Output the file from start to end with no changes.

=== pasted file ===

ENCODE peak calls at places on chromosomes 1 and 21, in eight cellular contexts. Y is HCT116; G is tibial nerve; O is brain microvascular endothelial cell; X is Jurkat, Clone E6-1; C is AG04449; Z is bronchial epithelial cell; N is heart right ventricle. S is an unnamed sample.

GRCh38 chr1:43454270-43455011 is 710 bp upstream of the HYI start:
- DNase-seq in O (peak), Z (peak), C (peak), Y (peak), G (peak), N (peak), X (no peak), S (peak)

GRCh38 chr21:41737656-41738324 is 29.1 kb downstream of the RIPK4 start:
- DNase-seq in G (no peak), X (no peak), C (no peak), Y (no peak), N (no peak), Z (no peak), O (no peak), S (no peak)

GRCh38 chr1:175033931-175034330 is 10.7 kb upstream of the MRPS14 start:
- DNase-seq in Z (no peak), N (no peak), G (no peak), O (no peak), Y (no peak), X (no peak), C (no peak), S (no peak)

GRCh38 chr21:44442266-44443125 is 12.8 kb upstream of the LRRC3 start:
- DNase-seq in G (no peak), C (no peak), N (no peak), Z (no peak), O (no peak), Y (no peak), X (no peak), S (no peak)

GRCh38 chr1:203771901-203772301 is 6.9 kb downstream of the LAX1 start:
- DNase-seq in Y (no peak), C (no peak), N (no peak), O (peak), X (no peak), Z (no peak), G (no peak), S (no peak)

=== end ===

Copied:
ENCODE peak calls at places on chromosomes 1 and 21, in eight cellular contexts. Y is HCT116; G is tibial nerve; O is brain microvascular endothelial cell; X is Jurkat, Clone E6-1; C is AG04449; Z is bronchial epithelial cell; N is heart right ventricle. S is an unnamed sample.

GRCh38 chr1:43454270-43455011 is 710 bp upstream of the HYI start:
- DNase-seq in O (peak), Z (peak), C (peak), Y (peak), G (peak), N (peak), X (no peak), S (peak)

GRCh38 chr21:41737656-41738324 is 29.1 kb downstream of the RIPK4 start:
- DNase-seq in G (no peak), X (no peak), C (no peak), Y (no peak), N (no peak), Z (no peak), O (no peak), S (no peak)

GRCh38 chr1:175033931-175034330 is 10.7 kb upstream of the MRPS14 start:
- DNase-seq in Z (no peak), N (no peak), G (no peak), O (no peak), Y (no peak), X (no peak), C (no peak), S (no peak)

GRCh38 chr21:44442266-44443125 is 12.8 kb upstream of the LRRC3 start:
- DNase-seq in G (no peak), C (no peak), N (no peak), Z (no peak), O (no peak), Y (no peak), X (no peak), S (no peak)

GRCh38 chr1:203771901-203772301 is 6.9 kb downstream of the LAX1 start:
- DNase-seq in Y (no peak), C (no peak), N (no peak), O (peak), X (no peak), Z (no peak), G (no peak), S (no peak)